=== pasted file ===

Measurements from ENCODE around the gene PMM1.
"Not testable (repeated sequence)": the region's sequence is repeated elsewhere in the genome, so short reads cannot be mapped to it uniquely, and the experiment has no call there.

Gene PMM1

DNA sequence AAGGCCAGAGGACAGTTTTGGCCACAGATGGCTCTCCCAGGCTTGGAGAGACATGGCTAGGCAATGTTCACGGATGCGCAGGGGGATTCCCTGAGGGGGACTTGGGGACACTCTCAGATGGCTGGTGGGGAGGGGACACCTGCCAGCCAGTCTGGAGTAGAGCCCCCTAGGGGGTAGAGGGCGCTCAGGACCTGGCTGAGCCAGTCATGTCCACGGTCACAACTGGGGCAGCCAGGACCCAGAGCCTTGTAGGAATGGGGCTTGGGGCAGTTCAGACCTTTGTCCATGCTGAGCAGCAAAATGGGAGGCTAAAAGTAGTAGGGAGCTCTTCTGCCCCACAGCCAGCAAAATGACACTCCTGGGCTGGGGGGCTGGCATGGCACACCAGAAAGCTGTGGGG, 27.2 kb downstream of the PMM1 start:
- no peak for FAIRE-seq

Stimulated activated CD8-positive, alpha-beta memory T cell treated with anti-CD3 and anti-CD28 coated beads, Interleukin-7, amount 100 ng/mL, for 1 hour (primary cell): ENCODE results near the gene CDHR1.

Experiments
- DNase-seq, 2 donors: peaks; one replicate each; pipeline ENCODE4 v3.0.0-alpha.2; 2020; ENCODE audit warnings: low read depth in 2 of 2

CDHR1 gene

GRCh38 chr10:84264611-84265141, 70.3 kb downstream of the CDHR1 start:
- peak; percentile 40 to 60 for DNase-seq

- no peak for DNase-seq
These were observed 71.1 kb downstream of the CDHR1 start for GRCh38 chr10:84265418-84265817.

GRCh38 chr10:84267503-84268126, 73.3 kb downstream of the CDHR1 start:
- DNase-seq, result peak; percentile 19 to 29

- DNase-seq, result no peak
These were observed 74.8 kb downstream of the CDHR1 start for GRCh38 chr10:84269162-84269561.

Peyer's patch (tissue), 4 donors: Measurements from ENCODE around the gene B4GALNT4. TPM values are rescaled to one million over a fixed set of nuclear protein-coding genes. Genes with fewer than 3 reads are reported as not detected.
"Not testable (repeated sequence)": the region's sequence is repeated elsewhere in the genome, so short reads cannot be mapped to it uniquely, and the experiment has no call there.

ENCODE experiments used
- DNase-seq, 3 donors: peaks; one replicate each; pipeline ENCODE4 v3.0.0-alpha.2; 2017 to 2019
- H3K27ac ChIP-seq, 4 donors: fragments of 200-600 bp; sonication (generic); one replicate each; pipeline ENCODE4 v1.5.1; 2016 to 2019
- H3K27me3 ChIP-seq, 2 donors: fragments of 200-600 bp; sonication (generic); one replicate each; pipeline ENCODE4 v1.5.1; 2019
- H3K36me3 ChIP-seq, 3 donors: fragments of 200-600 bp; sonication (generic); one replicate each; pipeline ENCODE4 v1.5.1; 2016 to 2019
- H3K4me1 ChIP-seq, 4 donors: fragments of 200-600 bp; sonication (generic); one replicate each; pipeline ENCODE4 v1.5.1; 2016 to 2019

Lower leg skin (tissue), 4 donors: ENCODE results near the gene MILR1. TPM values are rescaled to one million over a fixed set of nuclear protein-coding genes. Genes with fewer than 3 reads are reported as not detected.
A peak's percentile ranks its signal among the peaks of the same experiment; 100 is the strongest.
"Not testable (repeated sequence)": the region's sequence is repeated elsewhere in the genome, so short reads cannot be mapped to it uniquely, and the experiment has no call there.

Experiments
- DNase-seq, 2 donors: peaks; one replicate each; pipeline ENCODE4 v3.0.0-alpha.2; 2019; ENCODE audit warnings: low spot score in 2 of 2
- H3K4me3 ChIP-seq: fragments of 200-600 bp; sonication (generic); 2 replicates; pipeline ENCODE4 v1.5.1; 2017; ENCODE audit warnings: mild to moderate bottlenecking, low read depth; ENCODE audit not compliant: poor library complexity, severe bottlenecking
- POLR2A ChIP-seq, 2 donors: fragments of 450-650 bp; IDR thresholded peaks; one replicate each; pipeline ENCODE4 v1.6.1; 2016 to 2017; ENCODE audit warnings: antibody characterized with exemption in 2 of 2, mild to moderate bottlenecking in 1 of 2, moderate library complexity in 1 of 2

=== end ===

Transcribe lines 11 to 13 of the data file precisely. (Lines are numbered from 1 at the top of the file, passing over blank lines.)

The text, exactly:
- peak; percentile 40 to 60 for DNase-seq

- no peak for DNase-seq
These were observed 71.1 kb downstream of the CDHR1 start for GRCh38 chr10:84265418-84265817.